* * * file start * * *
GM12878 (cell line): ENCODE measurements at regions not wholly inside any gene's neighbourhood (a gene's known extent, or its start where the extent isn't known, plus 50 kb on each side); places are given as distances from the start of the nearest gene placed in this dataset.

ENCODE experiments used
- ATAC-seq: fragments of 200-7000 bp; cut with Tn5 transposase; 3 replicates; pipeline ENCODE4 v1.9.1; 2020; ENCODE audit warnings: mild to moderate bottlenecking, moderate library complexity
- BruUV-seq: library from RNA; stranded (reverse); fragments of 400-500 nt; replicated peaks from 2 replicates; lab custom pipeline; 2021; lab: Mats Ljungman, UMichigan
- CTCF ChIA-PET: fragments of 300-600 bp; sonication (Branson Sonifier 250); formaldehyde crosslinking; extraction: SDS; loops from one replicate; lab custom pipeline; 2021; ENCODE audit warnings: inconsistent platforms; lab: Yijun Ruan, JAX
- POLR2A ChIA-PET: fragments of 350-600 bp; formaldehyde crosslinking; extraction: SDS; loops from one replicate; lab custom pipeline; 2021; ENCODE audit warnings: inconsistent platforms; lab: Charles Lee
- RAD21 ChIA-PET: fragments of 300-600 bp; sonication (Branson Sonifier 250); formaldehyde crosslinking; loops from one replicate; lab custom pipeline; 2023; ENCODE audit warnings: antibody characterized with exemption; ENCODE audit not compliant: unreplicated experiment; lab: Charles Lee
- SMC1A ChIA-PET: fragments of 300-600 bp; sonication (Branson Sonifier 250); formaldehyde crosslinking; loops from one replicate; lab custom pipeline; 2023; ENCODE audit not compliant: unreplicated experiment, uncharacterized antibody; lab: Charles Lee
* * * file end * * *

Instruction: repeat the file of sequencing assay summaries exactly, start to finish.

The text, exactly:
GM12878 (cell line): ENCODE measurements at regions not wholly inside any gene's neighbourhood (a gene's known extent, or its start where the extent isn't known, plus 50 kb on each side); places are given as distances from the start of the nearest gene placed in this dataset.

ENCODE experiments used
- ATAC-seq: fragments of 200-7000 bp; cut with Tn5 transposase; 3 replicates; pipeline ENCODE4 v1.9.1; 2020; ENCODE audit warnings: mild to moderate bottlenecking, moderate library complexity
- BruUV-seq: library from RNA; stranded (reverse); fragments of 400-500 nt; replicated peaks from 2 replicates; lab custom pipeline; 2021; lab: Mats Ljungman, UMichigan
- CTCF ChIA-PET: fragments of 300-600 bp; sonication (Branson Sonifier 250); formaldehyde crosslinking; extraction: SDS; loops from one replicate; lab custom pipeline; 2021; ENCODE audit warnings: inconsistent platforms; lab: Yijun Ruan, JAX
- POLR2A ChIA-PET: fragments of 350-600 bp; formaldehyde crosslinking; extraction: SDS; loops from one replicate; lab custom pipeline; 2021; ENCODE audit warnings: inconsistent platforms; lab: Charles Lee
- RAD21 ChIA-PET: fragments of 300-600 bp; sonication (Branson Sonifier 250); formaldehyde crosslinking; loops from one replicate; lab custom pipeline; 2023; ENCODE audit warnings: antibody characterized with exemption; ENCODE audit not compliant: unreplicated experiment; lab: Charles Lee
- SMC1A ChIA-PET: fragments of 300-600 bp; sonication (Branson Sonifier 250); formaldehyde crosslinking; loops from one replicate; lab custom pipeline; 2023; ENCODE audit not compliant: unreplicated experiment, uncharacterized antibody; lab: Charles Lee